The Post Lockdown Impact
What to do when everything feels difficult.
Are you asking yourself:
- How do I keep my business going in light of what’s going on in the world?
- What’s the right path to help employees and management deal with growing background noise about their health, financial and political concerns at home?
- Do I have a short and long term strategic plan through the pandemic in place?
Have you ever been up late at night and asked yourself …
“Where do I go from here?”.
If the above sounds familiar, you may be searching for answers. But where does a businessperson, entrepreneur or C-suite leaders go during these unprecedented times of crisis?
Perhaps the answer isn’t a coach or consultant, it’s guidance from great thinkers.
Follow the lead of these giants who made big business decisions learning from the experiences and teachings of many of the great philosophers.
- Steve Jobs built Apple with it.
- Elon Musk grew Tesla with it.
- Arnold Schwarzenegger swears by it.
- Reed Hastings leads by it.
- George Soros and Peter Thiel studied it.
During this unprecedented time, systems, processes, frameworks, matrices, measurements and models have been stripped of their usefulness, or rendered obsolete. The playbook has been thrown out the window.
What’s never obsolete?
The mind. The human being. The ability to think.
Philosophy fosters a human-driven capability to approach situations, problems, and needs in fresh new ways.
Would Plato Be a Good Business Consultant Today?
In these troubled times, it is more important than ever for leaders to live by their ideals, their word, and their purpose. And they have to provide the critical thinking and perspectives that employees need to cope with everyday aspects of their lives. Business leaders are faced with big questions about how to lead their people, adapt themselves, and grow their organizations.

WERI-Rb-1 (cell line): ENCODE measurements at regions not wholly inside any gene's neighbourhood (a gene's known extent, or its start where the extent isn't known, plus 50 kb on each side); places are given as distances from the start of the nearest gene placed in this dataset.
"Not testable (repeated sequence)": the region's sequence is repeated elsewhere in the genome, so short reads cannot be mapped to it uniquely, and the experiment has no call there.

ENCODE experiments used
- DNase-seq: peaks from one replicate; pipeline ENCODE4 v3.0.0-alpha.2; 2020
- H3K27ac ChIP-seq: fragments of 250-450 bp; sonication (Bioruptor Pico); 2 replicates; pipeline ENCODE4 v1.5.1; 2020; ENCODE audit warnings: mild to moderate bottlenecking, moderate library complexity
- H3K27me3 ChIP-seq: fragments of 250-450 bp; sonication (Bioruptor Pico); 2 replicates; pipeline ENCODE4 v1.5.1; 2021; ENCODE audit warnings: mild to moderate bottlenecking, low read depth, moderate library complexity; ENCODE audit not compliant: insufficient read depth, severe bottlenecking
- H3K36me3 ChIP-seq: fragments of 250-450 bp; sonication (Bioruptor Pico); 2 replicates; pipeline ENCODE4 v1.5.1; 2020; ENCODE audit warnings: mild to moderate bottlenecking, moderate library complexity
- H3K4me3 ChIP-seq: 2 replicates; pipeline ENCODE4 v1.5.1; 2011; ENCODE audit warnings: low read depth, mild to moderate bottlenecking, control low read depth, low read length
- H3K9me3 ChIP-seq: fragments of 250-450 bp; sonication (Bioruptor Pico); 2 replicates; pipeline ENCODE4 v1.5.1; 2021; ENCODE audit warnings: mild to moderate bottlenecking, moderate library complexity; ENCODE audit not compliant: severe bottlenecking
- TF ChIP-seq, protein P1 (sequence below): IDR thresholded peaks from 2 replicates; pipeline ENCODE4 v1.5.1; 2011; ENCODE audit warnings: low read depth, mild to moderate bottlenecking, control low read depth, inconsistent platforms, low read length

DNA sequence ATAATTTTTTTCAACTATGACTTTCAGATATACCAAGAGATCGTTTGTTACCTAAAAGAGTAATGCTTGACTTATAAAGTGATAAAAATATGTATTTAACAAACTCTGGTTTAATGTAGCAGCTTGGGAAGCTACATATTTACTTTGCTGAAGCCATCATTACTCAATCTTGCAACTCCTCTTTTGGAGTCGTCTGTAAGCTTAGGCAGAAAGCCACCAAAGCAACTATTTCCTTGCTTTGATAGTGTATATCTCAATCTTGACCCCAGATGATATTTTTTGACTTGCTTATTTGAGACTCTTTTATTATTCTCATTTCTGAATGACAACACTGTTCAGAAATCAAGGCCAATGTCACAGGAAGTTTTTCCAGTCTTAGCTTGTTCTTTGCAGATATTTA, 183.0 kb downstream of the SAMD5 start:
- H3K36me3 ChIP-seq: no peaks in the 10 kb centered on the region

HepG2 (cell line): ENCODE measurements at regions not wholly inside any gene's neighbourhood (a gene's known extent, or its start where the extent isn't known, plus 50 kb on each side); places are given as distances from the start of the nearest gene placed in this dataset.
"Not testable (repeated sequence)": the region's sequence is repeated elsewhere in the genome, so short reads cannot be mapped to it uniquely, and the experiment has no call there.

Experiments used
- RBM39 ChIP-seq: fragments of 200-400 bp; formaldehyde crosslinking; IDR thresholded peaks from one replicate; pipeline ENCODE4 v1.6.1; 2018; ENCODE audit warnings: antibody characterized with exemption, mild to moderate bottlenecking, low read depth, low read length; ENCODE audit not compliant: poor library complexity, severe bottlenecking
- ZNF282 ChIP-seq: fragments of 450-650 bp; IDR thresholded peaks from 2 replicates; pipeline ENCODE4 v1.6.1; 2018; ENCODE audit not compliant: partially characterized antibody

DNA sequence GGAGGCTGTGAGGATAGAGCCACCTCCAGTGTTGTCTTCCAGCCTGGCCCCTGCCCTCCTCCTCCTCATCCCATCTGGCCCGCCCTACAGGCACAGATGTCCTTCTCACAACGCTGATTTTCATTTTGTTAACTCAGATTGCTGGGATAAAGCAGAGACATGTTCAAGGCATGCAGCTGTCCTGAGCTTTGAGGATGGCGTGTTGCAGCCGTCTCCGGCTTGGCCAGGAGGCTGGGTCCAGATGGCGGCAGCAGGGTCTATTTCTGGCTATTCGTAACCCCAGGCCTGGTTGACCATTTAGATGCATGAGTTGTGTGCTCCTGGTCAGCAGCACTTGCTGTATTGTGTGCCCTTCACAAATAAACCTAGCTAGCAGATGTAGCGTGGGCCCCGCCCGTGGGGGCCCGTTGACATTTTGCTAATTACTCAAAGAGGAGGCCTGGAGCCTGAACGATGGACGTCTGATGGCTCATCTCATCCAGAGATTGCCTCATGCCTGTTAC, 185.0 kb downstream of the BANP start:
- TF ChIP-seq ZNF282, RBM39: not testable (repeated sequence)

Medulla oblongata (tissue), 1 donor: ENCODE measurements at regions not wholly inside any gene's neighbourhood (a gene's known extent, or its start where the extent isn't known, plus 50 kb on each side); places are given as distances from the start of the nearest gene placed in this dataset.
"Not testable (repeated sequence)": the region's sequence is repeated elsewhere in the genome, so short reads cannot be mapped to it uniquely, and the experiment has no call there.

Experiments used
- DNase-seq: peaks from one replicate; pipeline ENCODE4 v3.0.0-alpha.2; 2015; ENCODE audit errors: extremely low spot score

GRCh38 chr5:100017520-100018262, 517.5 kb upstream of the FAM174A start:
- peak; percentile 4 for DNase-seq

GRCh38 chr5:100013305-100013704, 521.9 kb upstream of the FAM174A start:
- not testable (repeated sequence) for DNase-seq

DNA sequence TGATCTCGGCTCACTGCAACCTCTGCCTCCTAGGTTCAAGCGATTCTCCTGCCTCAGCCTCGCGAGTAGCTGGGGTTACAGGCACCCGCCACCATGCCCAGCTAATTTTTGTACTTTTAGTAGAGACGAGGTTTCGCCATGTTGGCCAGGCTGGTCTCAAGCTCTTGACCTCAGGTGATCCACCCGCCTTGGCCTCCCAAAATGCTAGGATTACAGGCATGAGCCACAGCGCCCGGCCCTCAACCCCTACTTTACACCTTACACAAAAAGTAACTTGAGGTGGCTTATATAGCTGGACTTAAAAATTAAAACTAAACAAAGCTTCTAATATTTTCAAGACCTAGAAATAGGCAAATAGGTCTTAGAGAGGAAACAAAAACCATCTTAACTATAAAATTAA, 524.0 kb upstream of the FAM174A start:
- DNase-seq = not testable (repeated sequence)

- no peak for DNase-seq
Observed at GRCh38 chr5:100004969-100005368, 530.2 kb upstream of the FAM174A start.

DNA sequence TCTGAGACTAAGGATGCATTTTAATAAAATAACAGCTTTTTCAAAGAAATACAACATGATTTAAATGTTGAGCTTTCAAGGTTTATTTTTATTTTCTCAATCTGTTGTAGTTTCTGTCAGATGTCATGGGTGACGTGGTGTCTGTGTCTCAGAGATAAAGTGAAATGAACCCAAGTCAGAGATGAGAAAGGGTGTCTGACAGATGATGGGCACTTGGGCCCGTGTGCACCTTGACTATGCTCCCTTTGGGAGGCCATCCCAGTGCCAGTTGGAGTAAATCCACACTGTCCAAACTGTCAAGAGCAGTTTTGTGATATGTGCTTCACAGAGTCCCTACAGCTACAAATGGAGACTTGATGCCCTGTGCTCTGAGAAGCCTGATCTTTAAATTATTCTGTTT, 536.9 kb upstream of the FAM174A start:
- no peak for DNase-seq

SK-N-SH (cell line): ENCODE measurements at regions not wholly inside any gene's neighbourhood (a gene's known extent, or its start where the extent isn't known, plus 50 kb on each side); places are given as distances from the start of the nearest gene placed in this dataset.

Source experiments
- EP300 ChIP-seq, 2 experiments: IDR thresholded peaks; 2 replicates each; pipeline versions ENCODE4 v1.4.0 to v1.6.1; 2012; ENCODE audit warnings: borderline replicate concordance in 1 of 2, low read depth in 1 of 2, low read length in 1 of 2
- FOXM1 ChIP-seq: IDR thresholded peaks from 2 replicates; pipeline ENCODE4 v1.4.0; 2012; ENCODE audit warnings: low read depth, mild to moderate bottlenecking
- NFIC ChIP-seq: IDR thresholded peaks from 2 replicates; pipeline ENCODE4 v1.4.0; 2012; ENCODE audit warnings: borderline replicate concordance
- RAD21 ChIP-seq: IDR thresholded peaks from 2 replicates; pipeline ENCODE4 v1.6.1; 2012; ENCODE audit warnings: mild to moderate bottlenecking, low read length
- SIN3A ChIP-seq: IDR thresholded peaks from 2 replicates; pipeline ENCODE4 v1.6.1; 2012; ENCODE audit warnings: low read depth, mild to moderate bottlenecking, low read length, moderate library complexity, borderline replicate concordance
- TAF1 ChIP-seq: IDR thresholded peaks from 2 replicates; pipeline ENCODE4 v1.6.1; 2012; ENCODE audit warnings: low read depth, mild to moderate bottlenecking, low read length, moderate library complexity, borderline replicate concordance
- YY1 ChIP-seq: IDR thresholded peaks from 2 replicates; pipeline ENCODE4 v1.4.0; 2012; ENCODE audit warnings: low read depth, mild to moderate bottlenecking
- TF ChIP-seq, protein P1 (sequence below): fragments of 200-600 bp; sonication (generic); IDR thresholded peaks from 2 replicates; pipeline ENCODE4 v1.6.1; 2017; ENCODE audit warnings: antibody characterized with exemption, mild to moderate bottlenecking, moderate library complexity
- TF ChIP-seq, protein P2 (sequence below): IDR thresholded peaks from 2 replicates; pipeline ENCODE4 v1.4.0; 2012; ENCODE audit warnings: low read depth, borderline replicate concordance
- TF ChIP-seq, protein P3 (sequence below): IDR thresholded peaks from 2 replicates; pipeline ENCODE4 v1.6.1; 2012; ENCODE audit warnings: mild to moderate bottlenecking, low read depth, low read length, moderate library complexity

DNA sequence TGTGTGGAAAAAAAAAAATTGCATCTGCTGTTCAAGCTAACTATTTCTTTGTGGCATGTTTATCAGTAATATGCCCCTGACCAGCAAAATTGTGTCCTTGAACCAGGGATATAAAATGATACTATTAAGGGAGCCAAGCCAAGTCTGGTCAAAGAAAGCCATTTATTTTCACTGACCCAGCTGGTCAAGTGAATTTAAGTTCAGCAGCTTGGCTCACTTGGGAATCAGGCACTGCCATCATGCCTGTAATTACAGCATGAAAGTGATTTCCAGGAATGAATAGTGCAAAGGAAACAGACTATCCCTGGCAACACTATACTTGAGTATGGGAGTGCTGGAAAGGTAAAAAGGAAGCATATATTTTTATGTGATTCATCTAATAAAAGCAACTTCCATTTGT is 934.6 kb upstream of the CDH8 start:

Let’s face it – many employees are coming to work tired, scared and angry. People need the support of leadership in ways they never did and leadership needs to be there and provide the perspective and tools needed today.
So how do leaders provide perspective and tools? That’s where Practical Philosophy comes in – because it provides both perspective AND tools.
Practical Philosophy is a type of philosophy that applies principles of philosophy for everyday life. You practice philosophy every day, you treat philosophy as a way of life. And one huge aspect of life is the working world.
You may be saying – “I don’t have time to THINK I need to get things done NOW!”
What Practical Philosophy will do is to help you get things done now by making sure you’re thinking about those things in the right way, the right order to do them, the reason why you’re doing them, and the right way to execute. And as an added bonus, a lot of philosophical ideas are inspiring and motivating and meant to help you be more content in the process.
The fact is, many of the great business leaders sought the advice of philosophers over the years to provide critical focus in difficult times.
Steve Jobs applied the principles of Buddhism in how he designed advertising and Apple products.
Elon Musk and Reed Hastings employ Aristotle’s “first principles” ideas to grow their business.
Arnold Schwarzenegger lives by famous Stoic Marcus Aurelius’s adage – “What stands in the way becomes the way.”
George Soros and Peter Thiel have degrees in Philosophy.
If you’re not convinced here are a few more:
Lucio Tan Jr., CEO of Tanduay Distillers Inc., has said that his father taught him Confucian values, such as doing to others as if you’re the other person. Tan has said the Chinese philosopher’s teachings “give you a deeper perspective of humanity, respect for others and for nature,” and have served as a guide for his approach to leadership and life.
Unlocking the Philosopher in You and Your Employees